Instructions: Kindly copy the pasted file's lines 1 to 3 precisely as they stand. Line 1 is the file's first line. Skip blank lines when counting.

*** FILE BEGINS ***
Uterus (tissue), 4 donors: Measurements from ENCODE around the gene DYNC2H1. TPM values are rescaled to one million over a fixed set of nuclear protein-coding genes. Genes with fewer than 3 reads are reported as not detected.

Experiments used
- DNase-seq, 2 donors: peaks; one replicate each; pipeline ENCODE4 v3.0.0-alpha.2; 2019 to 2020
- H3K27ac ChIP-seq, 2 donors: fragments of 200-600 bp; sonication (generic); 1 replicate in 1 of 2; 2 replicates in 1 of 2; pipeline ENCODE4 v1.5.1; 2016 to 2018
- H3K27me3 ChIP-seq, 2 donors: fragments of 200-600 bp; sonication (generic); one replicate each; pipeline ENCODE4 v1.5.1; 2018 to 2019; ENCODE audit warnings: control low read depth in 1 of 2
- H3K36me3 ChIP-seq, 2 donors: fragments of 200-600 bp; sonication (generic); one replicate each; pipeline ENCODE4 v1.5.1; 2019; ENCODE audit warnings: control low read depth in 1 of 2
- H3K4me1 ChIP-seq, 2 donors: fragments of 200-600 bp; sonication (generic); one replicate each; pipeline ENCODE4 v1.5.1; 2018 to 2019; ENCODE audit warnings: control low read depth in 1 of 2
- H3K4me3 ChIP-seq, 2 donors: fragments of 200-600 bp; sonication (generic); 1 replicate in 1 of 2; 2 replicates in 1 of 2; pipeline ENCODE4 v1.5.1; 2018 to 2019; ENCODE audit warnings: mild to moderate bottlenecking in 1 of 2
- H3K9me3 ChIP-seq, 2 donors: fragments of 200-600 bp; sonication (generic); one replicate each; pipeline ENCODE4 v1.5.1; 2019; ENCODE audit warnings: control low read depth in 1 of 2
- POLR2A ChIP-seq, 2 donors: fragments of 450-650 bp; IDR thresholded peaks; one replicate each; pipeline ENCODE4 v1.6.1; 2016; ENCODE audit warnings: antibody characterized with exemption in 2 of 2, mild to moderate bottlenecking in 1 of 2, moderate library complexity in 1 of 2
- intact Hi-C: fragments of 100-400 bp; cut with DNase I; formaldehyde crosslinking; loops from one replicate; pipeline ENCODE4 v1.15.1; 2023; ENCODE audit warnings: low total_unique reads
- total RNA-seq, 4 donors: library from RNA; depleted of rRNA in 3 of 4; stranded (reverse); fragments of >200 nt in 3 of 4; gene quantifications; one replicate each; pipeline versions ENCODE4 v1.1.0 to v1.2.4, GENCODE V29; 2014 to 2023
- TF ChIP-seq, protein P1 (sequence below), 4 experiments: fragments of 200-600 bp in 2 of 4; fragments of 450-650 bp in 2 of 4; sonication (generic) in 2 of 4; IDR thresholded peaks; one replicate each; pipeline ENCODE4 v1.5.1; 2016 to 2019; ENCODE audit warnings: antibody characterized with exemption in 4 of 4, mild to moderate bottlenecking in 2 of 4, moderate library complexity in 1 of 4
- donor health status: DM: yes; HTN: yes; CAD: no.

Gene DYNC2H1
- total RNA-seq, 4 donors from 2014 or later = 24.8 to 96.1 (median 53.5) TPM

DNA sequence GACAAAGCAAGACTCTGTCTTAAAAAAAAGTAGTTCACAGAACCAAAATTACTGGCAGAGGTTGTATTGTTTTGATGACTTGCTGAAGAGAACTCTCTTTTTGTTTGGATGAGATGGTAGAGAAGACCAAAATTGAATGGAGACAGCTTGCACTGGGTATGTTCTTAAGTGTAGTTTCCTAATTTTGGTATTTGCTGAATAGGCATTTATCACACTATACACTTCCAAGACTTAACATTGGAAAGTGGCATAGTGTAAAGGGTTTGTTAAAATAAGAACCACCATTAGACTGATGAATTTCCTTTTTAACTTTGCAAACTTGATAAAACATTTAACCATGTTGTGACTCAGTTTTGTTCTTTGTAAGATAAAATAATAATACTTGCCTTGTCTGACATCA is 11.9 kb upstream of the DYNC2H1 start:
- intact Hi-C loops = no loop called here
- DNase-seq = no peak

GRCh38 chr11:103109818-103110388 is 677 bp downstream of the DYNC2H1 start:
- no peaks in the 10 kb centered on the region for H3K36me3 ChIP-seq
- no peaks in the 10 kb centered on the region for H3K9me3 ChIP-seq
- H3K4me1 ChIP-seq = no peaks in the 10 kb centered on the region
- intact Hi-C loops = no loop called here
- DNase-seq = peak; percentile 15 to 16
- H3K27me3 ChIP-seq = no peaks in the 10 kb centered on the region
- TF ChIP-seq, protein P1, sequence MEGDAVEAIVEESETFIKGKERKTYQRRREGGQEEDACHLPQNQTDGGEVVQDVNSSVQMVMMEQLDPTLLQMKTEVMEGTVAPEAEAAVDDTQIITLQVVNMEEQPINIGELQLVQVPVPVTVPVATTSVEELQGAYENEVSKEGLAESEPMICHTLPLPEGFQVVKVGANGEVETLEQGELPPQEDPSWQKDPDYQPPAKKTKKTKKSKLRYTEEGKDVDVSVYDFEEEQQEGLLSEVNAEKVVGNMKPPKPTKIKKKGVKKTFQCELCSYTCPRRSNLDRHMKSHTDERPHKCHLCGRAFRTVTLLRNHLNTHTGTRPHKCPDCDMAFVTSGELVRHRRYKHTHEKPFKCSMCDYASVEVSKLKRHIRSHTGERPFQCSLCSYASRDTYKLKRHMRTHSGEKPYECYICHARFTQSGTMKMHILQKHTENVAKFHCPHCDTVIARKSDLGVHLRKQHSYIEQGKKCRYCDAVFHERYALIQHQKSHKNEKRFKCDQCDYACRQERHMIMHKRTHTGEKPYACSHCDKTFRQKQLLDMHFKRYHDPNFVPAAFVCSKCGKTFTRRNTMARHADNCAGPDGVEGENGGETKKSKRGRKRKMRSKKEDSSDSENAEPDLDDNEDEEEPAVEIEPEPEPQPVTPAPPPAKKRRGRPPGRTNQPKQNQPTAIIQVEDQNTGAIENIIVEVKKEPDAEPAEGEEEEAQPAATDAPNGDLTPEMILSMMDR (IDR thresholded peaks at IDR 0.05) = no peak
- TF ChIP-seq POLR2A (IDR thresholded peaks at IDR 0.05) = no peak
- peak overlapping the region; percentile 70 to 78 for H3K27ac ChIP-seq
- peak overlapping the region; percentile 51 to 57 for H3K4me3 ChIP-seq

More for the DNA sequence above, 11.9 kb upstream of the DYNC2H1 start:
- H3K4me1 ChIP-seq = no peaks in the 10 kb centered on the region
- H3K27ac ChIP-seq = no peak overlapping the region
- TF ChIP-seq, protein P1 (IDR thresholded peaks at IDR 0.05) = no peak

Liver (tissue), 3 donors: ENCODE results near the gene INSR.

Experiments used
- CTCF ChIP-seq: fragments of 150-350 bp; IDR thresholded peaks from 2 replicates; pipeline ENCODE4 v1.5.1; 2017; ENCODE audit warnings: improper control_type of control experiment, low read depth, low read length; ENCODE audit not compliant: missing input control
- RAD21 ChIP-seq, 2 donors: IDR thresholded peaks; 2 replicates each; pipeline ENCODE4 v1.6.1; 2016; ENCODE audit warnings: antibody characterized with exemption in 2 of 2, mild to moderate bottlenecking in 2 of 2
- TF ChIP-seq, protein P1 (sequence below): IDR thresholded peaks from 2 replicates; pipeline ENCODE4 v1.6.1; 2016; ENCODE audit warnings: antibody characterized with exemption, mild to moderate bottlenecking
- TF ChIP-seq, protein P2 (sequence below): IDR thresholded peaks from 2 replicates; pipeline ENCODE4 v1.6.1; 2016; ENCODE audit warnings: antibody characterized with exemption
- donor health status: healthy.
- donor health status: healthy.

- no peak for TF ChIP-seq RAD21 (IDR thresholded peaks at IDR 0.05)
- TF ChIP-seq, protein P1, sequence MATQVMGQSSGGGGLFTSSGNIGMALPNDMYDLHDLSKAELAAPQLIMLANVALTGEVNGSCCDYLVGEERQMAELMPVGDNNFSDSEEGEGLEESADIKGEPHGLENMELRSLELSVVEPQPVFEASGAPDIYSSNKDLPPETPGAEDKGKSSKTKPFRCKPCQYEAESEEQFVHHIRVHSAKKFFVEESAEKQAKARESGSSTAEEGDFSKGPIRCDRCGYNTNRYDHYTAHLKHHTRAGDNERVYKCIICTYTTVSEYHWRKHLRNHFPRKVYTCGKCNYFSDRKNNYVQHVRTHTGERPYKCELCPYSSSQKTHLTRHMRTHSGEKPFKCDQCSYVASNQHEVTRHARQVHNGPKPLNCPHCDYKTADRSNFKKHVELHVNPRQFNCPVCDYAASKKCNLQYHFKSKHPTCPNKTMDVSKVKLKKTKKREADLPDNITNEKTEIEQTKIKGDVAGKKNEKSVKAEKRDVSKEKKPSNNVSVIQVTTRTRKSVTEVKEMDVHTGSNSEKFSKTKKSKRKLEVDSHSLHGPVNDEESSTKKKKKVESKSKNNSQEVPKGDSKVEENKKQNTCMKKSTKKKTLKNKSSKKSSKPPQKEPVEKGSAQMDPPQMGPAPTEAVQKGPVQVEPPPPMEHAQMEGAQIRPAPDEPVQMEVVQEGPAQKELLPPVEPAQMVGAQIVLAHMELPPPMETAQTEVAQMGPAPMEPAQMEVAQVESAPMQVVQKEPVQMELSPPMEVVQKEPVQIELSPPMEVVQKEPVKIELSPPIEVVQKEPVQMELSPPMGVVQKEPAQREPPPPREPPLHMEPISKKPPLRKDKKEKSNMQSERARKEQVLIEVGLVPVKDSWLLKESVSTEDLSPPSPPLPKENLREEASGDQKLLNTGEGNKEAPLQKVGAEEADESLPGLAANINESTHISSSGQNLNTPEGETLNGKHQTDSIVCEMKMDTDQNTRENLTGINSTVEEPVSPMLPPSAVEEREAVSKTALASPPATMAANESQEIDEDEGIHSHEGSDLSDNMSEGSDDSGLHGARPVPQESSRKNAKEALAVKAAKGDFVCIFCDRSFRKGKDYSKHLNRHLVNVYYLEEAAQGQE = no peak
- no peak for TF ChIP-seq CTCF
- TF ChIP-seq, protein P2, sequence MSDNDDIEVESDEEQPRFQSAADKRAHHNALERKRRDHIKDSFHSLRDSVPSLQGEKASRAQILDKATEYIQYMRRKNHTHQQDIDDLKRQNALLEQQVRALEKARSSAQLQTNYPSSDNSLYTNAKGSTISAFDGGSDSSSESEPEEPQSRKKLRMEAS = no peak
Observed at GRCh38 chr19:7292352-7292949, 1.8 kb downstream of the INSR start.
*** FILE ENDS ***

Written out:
Uterus (tissue), 4 donors: Measurements from ENCODE around the gene DYNC2H1. TPM values are rescaled to one million over a fixed set of nuclear protein-coding genes. Genes with fewer than 3 reads are reported as not detected.

Experiments used
- DNase-seq, 2 donors: peaks; one replicate each; pipeline ENCODE4 v3.0.0-alpha.2; 2019 to 2020